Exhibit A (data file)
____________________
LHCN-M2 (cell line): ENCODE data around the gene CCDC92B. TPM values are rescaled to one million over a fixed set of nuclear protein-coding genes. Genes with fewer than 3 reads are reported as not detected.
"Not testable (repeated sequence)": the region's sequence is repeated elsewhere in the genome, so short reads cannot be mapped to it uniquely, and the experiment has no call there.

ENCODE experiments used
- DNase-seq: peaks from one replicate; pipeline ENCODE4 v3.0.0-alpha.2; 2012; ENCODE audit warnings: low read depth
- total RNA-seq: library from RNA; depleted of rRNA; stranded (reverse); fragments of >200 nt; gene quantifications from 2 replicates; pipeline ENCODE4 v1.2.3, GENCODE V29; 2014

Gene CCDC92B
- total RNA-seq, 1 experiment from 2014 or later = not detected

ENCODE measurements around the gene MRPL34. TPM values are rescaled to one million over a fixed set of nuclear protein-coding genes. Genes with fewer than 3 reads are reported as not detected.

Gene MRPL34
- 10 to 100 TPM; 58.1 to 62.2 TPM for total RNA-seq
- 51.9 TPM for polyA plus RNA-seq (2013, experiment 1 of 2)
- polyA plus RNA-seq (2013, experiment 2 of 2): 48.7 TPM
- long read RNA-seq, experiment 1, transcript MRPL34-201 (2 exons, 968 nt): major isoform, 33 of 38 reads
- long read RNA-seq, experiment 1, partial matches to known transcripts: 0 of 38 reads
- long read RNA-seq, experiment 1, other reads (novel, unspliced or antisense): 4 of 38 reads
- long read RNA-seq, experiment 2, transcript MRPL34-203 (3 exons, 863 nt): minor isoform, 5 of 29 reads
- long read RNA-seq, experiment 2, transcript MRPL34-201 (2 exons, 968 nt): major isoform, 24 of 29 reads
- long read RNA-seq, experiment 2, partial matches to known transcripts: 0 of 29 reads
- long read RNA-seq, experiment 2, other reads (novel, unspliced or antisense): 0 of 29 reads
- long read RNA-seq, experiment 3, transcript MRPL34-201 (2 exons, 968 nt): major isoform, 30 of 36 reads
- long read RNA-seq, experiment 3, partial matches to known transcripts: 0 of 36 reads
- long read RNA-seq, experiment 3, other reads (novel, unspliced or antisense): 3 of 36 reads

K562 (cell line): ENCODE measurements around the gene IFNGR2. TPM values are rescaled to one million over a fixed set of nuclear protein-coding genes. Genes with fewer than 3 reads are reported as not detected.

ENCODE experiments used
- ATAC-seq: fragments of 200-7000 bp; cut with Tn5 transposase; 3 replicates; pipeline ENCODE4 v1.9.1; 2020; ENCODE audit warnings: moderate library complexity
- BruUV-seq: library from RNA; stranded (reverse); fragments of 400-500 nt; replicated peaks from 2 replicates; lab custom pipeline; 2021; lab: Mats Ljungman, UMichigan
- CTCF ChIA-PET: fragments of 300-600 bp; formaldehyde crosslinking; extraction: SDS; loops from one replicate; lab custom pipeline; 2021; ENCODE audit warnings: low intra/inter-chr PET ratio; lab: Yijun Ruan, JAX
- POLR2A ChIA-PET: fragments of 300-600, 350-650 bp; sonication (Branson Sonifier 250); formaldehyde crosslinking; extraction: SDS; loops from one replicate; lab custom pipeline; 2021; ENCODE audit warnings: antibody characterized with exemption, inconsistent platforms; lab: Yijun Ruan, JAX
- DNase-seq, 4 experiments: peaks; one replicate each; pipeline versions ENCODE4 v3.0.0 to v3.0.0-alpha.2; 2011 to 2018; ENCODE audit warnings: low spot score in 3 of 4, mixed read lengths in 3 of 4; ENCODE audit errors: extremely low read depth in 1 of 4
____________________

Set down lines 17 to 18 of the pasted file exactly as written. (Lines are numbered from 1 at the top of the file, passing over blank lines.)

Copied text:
- long read RNA-seq, experiment 2, transcript MRPL34-201 (2 exons, 968 nt): major isoform, 24 of 29 reads
- long read RNA-seq, experiment 2, partial matches to known transcripts: 0 of 29 reads